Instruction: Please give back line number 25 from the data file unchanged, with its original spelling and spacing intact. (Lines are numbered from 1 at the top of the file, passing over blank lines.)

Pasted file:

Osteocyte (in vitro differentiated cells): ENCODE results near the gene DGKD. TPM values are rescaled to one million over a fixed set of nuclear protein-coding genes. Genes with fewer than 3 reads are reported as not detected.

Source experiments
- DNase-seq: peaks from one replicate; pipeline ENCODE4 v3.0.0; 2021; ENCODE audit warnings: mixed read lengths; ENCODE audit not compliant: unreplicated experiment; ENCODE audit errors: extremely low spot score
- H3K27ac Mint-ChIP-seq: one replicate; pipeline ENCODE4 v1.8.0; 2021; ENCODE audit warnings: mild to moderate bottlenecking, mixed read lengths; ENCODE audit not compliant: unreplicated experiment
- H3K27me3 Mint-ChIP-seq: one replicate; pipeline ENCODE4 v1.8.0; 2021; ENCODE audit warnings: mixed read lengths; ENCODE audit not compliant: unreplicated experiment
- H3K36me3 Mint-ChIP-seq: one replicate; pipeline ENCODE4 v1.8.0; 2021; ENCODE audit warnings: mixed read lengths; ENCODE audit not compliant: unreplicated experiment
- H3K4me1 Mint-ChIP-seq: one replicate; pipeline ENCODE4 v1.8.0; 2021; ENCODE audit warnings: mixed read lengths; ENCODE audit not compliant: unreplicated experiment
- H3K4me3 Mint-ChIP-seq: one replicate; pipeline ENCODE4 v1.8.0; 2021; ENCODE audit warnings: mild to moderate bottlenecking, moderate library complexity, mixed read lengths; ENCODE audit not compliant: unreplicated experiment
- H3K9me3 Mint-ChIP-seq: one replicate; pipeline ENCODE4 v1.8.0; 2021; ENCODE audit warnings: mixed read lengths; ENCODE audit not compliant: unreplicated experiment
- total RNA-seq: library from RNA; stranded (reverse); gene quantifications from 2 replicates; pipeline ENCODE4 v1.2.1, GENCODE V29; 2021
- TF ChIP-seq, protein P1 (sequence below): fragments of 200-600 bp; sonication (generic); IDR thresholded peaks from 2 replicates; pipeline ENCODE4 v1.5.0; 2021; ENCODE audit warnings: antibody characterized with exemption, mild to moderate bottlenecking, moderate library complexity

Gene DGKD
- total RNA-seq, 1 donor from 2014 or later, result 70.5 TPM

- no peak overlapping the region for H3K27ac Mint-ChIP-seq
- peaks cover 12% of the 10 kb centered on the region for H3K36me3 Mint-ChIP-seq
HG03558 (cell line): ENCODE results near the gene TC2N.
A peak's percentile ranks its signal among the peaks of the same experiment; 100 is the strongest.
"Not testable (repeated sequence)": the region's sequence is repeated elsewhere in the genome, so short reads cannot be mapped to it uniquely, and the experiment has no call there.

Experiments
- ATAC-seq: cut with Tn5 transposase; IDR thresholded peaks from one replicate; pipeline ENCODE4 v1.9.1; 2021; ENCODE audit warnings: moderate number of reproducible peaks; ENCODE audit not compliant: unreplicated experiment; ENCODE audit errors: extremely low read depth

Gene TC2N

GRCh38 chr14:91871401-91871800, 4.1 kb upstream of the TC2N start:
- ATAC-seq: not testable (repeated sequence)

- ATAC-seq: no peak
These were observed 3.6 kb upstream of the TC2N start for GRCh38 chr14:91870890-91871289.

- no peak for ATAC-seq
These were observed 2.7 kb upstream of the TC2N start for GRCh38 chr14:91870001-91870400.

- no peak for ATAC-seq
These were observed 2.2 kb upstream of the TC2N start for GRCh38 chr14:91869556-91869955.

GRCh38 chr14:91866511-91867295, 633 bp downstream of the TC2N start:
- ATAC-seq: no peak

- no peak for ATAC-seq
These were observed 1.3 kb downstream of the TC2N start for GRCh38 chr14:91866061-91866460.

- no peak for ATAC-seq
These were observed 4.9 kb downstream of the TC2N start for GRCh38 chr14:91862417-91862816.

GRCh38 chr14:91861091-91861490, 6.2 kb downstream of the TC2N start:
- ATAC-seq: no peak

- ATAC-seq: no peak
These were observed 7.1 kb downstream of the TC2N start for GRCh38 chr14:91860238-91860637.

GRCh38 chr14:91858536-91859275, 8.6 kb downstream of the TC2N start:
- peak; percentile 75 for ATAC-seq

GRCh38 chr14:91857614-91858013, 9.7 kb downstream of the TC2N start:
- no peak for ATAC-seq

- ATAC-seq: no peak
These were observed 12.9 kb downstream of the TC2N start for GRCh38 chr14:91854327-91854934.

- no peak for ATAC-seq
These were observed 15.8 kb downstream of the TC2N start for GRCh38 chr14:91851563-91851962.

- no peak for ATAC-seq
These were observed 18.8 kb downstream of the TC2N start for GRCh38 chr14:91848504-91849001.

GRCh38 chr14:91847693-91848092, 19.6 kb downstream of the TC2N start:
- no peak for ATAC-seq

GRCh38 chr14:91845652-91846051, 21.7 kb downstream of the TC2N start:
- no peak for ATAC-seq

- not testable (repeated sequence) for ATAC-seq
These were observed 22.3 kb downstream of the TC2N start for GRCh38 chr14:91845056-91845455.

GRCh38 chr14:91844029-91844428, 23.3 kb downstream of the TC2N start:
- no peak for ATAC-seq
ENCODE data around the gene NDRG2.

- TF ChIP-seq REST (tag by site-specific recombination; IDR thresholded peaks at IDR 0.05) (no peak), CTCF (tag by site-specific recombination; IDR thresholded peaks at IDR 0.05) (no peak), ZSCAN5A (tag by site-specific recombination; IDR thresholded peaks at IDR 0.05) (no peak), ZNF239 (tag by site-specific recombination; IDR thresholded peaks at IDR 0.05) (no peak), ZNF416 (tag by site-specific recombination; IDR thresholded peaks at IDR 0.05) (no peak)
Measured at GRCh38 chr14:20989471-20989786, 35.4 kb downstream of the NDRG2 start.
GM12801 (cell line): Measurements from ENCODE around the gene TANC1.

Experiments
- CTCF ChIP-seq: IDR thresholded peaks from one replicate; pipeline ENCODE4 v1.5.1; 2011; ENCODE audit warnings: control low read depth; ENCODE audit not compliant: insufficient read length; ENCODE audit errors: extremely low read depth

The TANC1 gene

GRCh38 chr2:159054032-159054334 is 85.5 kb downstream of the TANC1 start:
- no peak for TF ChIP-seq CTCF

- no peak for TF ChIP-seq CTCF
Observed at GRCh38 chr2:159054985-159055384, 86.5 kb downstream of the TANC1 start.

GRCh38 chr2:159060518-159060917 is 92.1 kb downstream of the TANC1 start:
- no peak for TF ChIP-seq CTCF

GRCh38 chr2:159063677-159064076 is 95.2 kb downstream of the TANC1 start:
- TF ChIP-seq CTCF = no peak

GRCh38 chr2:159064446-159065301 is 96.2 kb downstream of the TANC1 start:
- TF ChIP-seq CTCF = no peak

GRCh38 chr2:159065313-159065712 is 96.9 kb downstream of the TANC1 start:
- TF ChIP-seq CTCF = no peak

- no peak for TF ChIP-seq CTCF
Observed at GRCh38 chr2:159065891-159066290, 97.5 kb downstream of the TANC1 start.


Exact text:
These were observed 3.6 kb upstream of the TC2N start for GRCh38 chr14:91870890-91871289.